stage direction



  • A theatrical instruction, usually written into the script,telling an actor to move to a certain area of the stage, or askingthe stage manager for a specific stage effect.

    Movements by actors are always described from the point ofview of someone looking from the stage towards the auditorium; thereforewhen an actress moves 'stage left' a member of the audience sees hermoving from left to right. The primary movements on stage are labelledupstage (away from the audience) and downstage (towardsthe audience), terms that derive from the early 'raked' stages thatsloped upwards towards the back. The stage is divided into nine mainzones: the three at the back are labelled 'up left', 'up centre',and 'up right'; the three middle ones are 'left', 'centre', and 'right';and three at the front are 'down left', 'down centre', and 'down right'.Directions of this kind are normally abbreviated, as 'UR' for 'upright', etc.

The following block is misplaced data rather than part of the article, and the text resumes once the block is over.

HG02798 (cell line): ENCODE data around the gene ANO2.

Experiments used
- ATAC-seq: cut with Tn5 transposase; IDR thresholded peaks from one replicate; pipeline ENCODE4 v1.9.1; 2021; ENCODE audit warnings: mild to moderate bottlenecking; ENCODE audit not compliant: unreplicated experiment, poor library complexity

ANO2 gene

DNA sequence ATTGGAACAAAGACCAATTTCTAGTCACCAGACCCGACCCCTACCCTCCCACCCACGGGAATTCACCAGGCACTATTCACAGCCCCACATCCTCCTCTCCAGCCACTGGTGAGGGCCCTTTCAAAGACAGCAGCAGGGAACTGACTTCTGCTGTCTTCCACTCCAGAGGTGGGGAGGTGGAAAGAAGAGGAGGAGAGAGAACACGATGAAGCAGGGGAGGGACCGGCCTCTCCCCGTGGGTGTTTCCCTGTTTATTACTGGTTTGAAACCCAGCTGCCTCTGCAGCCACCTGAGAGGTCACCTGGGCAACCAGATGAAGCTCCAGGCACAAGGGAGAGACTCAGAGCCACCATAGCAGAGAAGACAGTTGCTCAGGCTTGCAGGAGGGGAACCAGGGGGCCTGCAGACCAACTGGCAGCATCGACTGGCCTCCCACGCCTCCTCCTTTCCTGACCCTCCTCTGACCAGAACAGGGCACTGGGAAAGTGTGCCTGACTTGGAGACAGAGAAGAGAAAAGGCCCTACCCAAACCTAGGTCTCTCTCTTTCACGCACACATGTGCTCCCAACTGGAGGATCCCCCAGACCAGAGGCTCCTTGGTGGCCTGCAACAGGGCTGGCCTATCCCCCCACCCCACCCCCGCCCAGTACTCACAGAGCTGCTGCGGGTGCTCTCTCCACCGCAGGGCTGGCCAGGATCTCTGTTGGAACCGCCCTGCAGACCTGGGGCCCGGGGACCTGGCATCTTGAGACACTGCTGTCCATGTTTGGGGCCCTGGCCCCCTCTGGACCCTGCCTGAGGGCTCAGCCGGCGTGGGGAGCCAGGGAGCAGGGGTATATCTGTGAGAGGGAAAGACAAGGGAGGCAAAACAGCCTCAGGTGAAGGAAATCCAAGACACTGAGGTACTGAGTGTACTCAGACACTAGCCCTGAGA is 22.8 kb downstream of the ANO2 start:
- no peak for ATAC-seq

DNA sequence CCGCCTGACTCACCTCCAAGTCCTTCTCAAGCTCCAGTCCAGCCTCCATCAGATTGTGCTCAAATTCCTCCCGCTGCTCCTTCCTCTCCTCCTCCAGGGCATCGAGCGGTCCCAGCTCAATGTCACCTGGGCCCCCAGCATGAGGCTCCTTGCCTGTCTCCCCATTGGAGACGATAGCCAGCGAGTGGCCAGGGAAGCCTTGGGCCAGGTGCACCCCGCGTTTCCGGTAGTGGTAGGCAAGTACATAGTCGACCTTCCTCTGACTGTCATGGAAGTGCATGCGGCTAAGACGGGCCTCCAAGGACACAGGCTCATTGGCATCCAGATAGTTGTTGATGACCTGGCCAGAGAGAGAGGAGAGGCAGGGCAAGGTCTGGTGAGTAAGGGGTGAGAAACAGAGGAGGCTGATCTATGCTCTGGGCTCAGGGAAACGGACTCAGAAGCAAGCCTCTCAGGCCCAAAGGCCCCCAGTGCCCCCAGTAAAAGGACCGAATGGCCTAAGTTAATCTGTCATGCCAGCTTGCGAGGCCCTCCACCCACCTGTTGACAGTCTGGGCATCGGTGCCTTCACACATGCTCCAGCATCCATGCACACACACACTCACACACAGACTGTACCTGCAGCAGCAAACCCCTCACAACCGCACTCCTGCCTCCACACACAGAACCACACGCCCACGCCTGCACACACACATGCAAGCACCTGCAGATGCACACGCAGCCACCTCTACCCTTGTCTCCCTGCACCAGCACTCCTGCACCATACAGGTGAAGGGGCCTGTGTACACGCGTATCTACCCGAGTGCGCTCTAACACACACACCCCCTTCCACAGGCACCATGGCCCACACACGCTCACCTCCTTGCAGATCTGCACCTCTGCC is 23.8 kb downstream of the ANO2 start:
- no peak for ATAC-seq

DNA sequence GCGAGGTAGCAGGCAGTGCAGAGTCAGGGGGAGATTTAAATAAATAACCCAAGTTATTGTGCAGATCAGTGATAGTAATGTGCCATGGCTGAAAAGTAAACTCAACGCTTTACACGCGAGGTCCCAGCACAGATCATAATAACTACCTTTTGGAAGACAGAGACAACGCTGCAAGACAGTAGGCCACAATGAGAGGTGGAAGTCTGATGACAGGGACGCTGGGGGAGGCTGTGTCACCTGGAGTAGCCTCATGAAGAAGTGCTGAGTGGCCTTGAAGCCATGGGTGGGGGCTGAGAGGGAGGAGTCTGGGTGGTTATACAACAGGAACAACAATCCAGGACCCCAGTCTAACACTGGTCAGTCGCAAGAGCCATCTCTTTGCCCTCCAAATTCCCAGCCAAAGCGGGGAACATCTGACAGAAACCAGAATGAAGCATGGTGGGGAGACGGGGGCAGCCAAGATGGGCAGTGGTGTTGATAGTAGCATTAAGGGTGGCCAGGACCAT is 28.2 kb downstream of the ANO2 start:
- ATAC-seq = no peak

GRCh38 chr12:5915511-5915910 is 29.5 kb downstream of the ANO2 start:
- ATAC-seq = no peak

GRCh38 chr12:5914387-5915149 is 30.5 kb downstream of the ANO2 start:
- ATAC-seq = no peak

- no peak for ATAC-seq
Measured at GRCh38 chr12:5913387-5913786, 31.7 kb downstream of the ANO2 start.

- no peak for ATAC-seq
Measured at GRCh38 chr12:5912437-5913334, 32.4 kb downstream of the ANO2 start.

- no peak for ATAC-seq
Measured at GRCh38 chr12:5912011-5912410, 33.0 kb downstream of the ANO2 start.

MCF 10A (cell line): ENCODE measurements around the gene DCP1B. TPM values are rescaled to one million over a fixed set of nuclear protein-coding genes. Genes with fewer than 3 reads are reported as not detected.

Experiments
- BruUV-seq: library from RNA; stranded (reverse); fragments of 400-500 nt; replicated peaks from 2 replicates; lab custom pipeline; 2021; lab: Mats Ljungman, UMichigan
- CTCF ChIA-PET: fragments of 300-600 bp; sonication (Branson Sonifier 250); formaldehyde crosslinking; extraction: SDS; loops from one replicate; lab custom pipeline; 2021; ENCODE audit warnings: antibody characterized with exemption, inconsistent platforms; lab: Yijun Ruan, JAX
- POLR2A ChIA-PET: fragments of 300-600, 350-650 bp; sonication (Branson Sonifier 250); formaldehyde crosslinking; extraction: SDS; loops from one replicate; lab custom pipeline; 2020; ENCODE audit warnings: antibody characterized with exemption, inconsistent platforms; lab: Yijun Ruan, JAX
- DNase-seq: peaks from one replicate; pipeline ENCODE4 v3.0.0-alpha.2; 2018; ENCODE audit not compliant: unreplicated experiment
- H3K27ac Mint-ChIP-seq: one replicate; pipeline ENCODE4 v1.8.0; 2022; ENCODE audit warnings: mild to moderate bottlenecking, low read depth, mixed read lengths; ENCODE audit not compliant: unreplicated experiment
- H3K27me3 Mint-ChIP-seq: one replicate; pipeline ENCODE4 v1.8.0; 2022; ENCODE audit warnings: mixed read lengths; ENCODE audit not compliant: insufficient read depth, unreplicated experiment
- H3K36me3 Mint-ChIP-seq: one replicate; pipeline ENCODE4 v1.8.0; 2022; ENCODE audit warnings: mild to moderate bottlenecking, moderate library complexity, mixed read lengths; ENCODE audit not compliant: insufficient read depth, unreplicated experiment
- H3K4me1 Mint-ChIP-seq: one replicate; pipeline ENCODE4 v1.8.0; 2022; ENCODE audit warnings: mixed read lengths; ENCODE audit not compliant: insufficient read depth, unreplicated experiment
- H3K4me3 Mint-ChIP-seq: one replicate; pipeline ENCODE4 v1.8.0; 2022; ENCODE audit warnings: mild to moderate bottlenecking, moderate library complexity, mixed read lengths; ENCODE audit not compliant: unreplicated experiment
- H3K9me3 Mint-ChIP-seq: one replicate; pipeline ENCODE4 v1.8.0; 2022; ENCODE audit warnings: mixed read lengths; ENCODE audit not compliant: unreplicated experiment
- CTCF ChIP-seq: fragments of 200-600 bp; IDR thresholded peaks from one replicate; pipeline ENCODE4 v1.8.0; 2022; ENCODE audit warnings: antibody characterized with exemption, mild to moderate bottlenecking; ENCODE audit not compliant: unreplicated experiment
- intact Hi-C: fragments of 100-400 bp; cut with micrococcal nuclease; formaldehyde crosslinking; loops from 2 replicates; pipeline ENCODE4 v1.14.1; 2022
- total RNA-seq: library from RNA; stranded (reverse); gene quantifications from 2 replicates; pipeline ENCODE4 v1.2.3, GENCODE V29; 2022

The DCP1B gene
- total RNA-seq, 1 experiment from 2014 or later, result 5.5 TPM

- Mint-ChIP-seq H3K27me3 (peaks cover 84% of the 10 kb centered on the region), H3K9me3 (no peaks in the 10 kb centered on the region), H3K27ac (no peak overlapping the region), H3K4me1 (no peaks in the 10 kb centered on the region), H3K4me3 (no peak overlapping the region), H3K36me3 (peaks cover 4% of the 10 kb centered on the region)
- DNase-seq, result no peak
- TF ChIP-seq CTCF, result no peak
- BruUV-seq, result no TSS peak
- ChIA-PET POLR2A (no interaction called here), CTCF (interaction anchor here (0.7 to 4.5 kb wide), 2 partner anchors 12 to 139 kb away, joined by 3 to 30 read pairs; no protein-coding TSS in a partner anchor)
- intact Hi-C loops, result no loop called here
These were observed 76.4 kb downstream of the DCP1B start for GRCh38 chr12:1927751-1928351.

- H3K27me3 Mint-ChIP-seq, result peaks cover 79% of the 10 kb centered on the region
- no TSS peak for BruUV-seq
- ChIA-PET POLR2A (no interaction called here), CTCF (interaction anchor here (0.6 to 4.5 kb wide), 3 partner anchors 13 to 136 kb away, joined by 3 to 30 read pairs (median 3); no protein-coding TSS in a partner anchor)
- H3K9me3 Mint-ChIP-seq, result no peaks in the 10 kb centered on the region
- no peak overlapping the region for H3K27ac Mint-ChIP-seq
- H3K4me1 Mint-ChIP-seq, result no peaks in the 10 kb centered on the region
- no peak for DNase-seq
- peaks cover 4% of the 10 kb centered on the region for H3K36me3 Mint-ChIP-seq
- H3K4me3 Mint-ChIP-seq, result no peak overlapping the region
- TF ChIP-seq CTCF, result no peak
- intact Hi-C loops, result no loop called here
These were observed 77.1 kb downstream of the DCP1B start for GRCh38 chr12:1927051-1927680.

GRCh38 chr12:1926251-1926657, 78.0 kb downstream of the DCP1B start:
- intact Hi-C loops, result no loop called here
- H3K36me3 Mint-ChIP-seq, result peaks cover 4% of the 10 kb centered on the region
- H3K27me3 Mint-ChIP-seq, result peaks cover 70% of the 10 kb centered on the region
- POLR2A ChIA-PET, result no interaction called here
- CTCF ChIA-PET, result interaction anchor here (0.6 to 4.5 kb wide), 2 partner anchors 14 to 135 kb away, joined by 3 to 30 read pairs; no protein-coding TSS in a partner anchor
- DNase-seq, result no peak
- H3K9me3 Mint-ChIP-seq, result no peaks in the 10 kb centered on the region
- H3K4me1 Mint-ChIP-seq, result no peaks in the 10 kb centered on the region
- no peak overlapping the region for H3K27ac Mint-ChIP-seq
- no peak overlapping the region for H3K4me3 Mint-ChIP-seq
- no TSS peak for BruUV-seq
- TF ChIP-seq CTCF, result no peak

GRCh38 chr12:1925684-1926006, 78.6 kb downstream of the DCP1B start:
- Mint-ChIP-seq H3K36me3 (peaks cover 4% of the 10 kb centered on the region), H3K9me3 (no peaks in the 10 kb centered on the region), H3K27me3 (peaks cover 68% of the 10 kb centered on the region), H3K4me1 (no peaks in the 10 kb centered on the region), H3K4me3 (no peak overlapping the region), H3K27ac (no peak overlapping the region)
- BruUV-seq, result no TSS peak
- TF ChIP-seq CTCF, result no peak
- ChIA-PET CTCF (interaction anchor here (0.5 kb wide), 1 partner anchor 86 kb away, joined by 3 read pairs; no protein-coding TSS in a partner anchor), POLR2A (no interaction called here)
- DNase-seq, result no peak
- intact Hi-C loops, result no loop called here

If an actor is directed to stand above a piece offurniture or other object he should stand upstage of it, while belowindicates the opposite. Cross means that the actor shouldmove across the stage from one side to the other, while scissorcross means that two actors should exchange sides of the stage.Enter and exit require no explanation. Manet(Latin: he remains) was formerly used to indicate that the actor shouldremain on stage.

    Stage directions are also given in regard to scenery and stageeffects. These are normally self-explanatory but can be complicated,as this direction from Thomas Shadwell's production of The EnchantedIsland (1674) shows:

    This tempest...has many dreadful Objects in it, as severalSpirits in horrid shapes flying down amongst the sailors then risingand crossing in the Air. And when the Ship is sinking, the whole houseis darken'd, and a shower of Fire falls upon 'em. This is accompaniedwith Lightning, and several Claps of Thunder.